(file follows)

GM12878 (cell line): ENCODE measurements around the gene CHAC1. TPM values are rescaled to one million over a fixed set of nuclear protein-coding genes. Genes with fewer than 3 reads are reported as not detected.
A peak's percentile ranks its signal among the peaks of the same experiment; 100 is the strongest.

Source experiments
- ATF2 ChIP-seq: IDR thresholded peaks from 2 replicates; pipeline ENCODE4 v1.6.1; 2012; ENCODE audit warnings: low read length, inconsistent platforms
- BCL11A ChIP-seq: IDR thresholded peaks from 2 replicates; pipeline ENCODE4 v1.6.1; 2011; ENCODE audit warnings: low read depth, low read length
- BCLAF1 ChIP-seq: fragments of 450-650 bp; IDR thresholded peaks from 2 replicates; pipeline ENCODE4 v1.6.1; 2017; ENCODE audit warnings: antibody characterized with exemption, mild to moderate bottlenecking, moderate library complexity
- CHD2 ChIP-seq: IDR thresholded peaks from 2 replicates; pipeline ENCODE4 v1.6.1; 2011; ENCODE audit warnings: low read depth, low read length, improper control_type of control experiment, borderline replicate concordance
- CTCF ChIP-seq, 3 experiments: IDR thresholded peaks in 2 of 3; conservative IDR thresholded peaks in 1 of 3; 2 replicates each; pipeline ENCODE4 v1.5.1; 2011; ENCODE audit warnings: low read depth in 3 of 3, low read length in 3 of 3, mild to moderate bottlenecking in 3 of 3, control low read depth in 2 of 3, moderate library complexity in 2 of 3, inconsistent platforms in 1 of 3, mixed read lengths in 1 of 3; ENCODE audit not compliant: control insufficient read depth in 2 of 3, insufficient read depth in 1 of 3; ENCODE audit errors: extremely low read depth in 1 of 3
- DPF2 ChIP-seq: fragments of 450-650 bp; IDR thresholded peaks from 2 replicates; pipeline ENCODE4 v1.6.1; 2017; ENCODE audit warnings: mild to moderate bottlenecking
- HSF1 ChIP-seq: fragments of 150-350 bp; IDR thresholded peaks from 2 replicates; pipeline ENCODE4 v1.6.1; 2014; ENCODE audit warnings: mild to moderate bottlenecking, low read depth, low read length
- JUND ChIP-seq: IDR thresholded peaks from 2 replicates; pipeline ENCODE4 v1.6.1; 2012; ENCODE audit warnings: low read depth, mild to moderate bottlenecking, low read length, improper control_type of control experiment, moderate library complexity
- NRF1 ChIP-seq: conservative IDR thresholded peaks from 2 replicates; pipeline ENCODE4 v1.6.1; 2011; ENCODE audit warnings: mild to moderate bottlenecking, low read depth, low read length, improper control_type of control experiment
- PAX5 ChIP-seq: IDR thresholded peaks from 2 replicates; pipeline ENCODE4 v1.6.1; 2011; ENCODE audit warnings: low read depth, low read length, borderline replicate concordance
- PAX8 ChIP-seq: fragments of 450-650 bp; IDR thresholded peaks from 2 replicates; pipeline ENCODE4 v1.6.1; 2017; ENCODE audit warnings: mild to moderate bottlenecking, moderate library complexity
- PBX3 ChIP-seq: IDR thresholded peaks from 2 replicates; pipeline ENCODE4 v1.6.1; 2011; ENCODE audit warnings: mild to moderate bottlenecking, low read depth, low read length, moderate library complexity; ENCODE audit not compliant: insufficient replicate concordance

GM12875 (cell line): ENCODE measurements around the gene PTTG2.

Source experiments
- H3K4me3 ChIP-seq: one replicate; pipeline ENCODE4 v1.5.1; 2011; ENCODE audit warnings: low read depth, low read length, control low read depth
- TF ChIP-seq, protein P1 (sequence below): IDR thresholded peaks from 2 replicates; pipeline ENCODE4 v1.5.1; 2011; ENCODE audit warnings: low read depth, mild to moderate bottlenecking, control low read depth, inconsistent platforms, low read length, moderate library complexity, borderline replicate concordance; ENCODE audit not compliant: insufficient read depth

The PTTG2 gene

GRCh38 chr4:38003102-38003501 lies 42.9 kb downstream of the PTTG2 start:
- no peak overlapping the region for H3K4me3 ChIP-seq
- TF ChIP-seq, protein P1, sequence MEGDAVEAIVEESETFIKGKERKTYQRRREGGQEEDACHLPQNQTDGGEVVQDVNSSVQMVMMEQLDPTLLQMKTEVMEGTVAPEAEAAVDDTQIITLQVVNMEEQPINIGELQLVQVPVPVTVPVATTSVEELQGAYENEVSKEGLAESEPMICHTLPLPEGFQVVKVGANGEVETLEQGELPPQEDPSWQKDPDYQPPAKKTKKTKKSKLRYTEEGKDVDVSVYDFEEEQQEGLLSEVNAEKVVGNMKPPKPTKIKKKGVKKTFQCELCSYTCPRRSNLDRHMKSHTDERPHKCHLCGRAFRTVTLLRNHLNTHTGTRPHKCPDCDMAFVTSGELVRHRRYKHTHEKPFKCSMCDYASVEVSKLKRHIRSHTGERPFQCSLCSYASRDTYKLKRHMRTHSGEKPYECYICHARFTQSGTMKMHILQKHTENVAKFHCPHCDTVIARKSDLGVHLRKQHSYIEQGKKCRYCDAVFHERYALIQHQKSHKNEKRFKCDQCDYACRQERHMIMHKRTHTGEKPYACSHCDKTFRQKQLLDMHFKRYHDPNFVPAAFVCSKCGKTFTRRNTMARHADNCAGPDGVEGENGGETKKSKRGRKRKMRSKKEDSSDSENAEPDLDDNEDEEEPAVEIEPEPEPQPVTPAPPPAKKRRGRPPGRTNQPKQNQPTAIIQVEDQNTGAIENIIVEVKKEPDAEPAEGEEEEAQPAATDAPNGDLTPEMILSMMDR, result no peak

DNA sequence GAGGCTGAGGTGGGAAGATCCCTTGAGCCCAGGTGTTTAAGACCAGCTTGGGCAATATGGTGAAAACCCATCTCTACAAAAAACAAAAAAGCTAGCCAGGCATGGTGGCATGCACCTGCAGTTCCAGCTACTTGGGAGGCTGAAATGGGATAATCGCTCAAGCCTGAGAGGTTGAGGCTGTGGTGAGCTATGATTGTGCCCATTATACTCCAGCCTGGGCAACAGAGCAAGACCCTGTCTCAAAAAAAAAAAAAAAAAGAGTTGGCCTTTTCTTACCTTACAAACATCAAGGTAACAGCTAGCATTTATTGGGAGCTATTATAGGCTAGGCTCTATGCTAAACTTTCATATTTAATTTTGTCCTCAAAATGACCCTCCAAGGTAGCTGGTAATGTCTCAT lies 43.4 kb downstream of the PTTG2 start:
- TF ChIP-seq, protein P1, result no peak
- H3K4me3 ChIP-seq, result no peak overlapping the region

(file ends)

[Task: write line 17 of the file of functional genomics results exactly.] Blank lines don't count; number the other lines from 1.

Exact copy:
Source experiments